The expanded fab (Plant 2) of SK Hynix factory in Wuxi, China will go into full operation this month. Once the 950-billion-won expansion project is completed, the plant’s production capacity will increase to 180,000 wafers per month. However, SK Hynix said that it expanded its production lines simply to introduce micro-fabrication of DRAMs, not to increase its output. This means that the chipmaker will continue to control supply volume due to a glut in semiconductor supply.
"Wafers for initial production went into the fab at the beginning of the year and this time, that volume came out," an SK Hynix official said. When equipment is installed in the future, the SK Hynix Wuxi plant will have a production capacity of 180,000 wafers of 10 nm-class DRAMs per month.
SK Hynix has secured funds to expand the Wuxi factory. On March 25, SK Hynix held a signing ceremony for a syndicate loan with a group of Chinese banks, which were led by China Development Bank and included Agricultural Bank of China, China Construction Bank, the Industrial and Commercial Bank of China and the Export-Import Bank of China. The amount of the loan was estimated at US$3.5 billion, the largest amount in the history of foreign currency loans in Jiangsu Province, China.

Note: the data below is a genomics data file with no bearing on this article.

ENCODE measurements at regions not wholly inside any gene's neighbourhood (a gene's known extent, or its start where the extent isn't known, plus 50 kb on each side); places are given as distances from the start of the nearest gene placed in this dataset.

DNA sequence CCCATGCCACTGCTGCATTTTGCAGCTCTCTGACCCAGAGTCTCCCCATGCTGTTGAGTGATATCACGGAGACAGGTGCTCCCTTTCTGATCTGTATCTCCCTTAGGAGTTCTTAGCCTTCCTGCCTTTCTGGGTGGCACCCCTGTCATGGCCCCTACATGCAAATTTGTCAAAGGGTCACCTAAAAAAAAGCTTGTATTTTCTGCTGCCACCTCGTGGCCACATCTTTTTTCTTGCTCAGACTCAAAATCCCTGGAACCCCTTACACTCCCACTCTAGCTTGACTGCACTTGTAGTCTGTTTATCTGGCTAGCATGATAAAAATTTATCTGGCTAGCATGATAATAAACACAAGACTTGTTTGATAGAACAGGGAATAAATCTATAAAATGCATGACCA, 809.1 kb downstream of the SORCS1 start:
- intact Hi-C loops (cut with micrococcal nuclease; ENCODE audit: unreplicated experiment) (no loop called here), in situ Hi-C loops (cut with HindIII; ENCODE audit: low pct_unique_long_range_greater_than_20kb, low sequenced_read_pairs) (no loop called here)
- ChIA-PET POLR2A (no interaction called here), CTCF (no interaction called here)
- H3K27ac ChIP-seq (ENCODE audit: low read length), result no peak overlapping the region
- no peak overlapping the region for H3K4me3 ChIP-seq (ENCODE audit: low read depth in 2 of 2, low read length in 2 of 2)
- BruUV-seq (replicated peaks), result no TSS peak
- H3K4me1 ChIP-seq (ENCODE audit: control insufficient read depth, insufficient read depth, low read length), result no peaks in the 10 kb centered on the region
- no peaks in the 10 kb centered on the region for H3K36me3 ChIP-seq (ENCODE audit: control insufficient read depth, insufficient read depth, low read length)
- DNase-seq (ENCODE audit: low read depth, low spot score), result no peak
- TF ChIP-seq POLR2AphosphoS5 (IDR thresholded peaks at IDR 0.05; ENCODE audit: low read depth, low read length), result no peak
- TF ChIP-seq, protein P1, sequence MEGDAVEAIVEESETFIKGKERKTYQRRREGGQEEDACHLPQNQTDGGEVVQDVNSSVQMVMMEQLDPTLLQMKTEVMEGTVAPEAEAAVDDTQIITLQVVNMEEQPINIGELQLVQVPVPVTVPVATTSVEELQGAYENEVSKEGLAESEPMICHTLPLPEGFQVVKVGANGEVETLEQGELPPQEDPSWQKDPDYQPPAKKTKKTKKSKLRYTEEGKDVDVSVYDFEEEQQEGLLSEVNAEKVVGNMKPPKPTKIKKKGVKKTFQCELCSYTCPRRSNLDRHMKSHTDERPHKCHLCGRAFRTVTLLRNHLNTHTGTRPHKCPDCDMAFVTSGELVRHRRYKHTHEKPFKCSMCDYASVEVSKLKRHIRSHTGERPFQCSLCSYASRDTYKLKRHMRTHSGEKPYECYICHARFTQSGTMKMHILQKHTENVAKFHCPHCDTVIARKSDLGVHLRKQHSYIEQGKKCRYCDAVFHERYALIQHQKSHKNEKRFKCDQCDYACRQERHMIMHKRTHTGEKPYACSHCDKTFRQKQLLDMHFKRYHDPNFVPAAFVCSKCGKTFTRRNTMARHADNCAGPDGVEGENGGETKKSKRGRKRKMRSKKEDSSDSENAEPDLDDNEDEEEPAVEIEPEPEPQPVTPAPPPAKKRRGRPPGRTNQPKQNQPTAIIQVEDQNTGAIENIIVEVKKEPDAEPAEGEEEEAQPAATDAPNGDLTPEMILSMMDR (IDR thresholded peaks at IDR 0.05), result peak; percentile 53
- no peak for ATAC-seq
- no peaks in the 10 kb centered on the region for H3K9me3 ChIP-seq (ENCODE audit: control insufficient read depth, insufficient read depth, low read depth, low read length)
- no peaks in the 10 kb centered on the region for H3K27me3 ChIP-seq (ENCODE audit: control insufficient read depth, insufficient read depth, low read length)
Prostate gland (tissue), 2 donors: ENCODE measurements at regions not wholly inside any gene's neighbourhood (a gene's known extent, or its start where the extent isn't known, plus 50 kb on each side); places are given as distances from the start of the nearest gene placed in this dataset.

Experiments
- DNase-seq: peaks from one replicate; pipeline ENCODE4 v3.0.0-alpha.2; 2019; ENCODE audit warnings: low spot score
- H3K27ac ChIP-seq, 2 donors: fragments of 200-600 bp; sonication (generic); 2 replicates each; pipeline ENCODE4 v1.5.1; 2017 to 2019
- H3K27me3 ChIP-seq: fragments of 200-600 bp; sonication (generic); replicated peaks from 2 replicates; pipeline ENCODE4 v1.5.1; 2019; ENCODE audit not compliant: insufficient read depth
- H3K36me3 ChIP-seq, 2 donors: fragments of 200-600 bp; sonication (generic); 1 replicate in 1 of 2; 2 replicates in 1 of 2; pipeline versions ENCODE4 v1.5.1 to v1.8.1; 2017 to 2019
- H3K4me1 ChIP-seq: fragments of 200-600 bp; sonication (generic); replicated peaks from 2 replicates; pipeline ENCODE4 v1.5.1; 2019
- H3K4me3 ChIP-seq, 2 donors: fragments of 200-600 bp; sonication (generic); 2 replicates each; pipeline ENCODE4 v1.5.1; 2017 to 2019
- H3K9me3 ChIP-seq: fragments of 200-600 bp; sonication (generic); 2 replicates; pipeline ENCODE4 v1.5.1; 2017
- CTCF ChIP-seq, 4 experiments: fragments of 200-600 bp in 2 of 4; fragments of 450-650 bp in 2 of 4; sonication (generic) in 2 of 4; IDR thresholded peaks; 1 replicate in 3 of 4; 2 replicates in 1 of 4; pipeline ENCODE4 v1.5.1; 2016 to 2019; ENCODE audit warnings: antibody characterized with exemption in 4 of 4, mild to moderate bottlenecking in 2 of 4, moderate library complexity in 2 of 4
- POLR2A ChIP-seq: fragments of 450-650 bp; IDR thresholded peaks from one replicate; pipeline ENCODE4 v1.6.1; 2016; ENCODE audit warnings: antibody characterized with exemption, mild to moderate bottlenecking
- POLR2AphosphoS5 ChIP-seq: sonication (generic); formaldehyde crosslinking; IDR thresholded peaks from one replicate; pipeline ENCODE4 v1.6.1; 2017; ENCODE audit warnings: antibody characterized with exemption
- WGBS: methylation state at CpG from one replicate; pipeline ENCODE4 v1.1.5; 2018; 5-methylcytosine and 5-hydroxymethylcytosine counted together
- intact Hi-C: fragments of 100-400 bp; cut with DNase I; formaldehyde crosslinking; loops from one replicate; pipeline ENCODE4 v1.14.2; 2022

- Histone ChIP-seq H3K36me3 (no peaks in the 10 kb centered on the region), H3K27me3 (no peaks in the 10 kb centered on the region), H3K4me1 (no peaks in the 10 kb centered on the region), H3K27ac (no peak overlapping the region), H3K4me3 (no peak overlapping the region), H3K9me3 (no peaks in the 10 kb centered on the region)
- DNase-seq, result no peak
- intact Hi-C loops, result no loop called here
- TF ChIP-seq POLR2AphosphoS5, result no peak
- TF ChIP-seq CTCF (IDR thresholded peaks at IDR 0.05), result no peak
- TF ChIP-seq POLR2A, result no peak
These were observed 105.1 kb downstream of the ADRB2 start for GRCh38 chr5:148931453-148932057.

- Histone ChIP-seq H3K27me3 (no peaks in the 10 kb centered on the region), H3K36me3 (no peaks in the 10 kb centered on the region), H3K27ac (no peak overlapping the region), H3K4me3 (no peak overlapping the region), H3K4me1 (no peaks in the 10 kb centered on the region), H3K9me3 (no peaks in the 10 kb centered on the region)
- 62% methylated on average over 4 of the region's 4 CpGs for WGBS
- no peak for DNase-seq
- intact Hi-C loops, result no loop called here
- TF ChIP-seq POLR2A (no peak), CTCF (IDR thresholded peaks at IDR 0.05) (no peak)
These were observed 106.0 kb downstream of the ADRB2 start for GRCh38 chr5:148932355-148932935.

Prior to the full-scale operation of the Wuxi expansion fab, Park Sung-wook, vice chairman of SK Hynix, visited Wuxi on March 29 and met with Li Xiaomin, secretary of the Wuxi branch of the Communist Party. "With the completion of the second factory project, SK Hynix has invested a total of US$14 billion in the Wuxi factory," Park said at the meeting. "The relationship between Hynix and Wuxi is as strong as oak after 14 years of partnership.”
Industry watchers are paying attention to how Wuxi's expanded fab operations will impact DRAM supply and prices. According to DRAMexchange, the fixed price of a DDR4 8Gb DRAM in March dropped 11.1 percent from the previous month to US$4.56. This is close to the price of US$4.19 in December 2016, the beginning of a boom in the memory industry. Accordingly, Micron announced that it would prune production of DRAMs and NAND flashes by 5 percent each.